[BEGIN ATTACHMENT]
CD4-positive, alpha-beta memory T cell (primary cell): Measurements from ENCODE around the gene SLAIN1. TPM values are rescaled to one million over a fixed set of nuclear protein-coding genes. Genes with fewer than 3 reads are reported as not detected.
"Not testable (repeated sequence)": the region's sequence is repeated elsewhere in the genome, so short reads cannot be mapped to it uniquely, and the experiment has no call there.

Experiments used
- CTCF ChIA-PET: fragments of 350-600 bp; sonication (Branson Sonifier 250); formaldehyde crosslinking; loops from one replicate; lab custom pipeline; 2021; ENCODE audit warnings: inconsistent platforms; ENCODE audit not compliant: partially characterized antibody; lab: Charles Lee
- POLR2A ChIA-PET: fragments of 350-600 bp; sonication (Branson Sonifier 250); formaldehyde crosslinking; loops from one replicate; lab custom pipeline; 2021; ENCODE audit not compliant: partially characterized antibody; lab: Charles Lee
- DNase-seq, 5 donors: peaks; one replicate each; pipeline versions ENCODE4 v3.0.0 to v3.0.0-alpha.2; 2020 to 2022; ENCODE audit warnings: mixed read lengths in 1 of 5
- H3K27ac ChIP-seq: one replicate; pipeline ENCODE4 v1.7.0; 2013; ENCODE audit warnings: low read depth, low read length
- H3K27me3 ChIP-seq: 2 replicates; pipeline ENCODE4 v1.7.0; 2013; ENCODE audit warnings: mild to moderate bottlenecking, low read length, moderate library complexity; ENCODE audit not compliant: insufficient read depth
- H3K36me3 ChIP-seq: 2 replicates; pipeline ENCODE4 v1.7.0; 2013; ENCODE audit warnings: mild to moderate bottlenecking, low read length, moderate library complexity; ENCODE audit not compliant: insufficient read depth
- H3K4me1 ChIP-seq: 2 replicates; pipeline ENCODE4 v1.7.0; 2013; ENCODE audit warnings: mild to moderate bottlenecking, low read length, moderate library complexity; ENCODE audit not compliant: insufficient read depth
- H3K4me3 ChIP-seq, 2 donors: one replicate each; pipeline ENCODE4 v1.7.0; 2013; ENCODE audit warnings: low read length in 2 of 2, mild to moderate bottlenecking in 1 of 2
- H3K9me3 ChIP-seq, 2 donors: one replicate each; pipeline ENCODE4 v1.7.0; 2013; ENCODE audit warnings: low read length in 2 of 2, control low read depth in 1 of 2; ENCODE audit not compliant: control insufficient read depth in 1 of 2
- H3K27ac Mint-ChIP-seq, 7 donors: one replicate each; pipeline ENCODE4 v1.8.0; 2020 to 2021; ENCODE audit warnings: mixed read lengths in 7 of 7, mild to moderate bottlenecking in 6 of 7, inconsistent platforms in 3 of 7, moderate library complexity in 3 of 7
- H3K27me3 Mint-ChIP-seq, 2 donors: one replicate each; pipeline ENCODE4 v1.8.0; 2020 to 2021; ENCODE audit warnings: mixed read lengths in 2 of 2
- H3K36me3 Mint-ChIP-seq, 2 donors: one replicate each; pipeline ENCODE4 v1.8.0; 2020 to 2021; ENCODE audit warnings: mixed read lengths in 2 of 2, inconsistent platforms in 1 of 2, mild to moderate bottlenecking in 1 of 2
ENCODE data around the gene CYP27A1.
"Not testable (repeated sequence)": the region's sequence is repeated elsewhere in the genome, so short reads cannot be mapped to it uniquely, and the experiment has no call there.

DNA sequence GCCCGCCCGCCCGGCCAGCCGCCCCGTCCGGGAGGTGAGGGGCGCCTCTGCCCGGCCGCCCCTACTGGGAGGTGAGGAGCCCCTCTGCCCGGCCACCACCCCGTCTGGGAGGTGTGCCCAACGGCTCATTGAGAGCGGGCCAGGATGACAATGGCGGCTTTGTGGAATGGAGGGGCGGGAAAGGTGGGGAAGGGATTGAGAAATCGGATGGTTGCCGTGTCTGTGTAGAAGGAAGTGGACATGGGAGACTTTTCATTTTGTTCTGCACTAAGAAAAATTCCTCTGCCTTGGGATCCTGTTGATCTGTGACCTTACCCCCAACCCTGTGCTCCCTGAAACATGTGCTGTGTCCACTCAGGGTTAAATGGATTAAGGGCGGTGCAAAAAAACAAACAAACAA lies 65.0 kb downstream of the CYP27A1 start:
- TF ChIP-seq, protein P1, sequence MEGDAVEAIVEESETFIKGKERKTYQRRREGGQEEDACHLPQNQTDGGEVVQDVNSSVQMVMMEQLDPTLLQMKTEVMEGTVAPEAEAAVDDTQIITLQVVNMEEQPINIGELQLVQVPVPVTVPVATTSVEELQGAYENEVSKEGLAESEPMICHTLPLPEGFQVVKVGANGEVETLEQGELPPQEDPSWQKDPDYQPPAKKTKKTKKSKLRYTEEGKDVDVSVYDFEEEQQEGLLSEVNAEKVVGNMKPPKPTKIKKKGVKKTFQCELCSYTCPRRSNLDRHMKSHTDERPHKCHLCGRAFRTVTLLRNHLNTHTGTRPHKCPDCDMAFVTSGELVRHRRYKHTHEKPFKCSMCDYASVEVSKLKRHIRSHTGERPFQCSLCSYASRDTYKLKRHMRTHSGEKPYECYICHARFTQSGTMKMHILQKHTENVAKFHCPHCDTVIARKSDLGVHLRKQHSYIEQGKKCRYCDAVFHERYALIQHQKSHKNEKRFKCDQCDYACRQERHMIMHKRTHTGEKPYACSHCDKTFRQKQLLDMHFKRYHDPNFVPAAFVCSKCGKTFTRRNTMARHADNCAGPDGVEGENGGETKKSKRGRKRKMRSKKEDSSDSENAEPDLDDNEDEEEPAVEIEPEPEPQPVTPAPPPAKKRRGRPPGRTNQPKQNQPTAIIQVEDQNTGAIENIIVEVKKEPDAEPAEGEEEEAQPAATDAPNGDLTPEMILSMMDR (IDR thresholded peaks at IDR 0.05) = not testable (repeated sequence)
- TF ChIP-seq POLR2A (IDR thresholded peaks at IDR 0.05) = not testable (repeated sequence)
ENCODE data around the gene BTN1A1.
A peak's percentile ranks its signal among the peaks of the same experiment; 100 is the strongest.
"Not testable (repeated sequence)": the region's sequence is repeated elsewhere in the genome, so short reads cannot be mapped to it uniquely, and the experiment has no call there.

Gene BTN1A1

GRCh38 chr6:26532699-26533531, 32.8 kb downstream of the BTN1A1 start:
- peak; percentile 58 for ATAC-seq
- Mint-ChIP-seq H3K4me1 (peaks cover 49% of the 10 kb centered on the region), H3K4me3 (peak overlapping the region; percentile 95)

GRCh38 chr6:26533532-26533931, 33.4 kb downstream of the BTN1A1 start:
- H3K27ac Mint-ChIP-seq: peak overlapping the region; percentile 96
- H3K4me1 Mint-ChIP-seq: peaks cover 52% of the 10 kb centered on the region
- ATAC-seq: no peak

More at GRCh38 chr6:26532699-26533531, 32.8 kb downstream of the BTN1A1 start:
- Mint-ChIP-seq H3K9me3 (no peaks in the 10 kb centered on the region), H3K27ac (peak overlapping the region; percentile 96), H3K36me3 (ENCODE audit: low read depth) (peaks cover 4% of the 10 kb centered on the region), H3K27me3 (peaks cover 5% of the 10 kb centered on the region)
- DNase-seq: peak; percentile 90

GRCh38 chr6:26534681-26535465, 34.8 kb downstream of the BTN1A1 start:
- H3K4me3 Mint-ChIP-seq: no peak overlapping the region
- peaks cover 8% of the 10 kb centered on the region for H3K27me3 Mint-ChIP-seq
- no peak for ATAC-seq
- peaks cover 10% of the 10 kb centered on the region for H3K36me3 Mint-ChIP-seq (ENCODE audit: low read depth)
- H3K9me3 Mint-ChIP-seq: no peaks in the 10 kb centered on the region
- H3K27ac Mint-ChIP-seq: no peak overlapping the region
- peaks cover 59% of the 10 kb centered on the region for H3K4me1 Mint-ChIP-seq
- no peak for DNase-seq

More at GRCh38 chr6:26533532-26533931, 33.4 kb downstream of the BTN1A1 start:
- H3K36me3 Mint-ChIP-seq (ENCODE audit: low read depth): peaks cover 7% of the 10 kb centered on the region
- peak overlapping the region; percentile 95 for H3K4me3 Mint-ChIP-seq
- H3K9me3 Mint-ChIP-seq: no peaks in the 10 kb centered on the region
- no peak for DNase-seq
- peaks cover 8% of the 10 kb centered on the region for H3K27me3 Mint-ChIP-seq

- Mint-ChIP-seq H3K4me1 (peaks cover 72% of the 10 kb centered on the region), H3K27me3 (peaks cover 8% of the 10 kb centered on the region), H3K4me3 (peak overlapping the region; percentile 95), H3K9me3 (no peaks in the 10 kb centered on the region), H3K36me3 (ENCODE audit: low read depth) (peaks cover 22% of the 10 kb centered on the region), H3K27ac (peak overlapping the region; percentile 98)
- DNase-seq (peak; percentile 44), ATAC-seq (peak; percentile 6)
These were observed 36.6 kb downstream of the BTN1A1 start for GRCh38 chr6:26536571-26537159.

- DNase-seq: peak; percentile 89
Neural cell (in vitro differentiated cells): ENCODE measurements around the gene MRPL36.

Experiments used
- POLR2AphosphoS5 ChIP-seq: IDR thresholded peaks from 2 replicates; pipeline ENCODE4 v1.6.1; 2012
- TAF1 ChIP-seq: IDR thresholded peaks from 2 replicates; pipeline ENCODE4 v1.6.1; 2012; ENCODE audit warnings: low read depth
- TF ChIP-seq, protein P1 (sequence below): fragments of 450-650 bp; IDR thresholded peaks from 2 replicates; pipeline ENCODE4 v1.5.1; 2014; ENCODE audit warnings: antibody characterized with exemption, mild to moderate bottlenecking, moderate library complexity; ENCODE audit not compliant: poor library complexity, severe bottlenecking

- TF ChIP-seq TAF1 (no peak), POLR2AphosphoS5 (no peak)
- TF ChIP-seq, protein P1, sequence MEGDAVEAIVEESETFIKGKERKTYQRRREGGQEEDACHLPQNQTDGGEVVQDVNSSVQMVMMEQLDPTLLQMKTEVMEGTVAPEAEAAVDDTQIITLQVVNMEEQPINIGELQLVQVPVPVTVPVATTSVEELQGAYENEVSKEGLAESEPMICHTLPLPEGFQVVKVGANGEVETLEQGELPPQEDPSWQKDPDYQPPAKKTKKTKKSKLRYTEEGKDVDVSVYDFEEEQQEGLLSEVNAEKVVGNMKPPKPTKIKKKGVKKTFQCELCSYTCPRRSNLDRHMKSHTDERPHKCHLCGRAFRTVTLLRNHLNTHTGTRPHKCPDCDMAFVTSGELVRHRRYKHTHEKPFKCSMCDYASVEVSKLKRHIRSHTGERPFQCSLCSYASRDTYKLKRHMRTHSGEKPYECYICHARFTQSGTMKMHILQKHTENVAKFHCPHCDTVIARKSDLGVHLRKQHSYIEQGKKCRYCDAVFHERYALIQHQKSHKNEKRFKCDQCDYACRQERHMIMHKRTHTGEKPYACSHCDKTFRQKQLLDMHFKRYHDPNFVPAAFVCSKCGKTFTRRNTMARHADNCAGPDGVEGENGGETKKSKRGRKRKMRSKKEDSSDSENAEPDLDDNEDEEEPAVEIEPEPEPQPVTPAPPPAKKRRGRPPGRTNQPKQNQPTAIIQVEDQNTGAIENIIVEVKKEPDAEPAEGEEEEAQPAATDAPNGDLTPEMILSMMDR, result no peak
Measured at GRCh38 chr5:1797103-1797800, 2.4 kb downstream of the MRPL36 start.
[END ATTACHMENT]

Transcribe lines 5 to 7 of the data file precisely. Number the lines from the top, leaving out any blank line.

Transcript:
- POLR2A ChIA-PET: fragments of 350-600 bp; sonication (Branson Sonifier 250); formaldehyde crosslinking; loops from one replicate; lab custom pipeline; 2021; ENCODE audit not compliant: partially characterized antibody; lab: Charles Lee
- DNase-seq, 5 donors: peaks; one replicate each; pipeline versions ENCODE4 v3.0.0 to v3.0.0-alpha.2; 2020 to 2022; ENCODE audit warnings: mixed read lengths in 1 of 5
- H3K27ac ChIP-seq: one replicate; pipeline ENCODE4 v1.7.0; 2013; ENCODE audit warnings: low read depth, low read length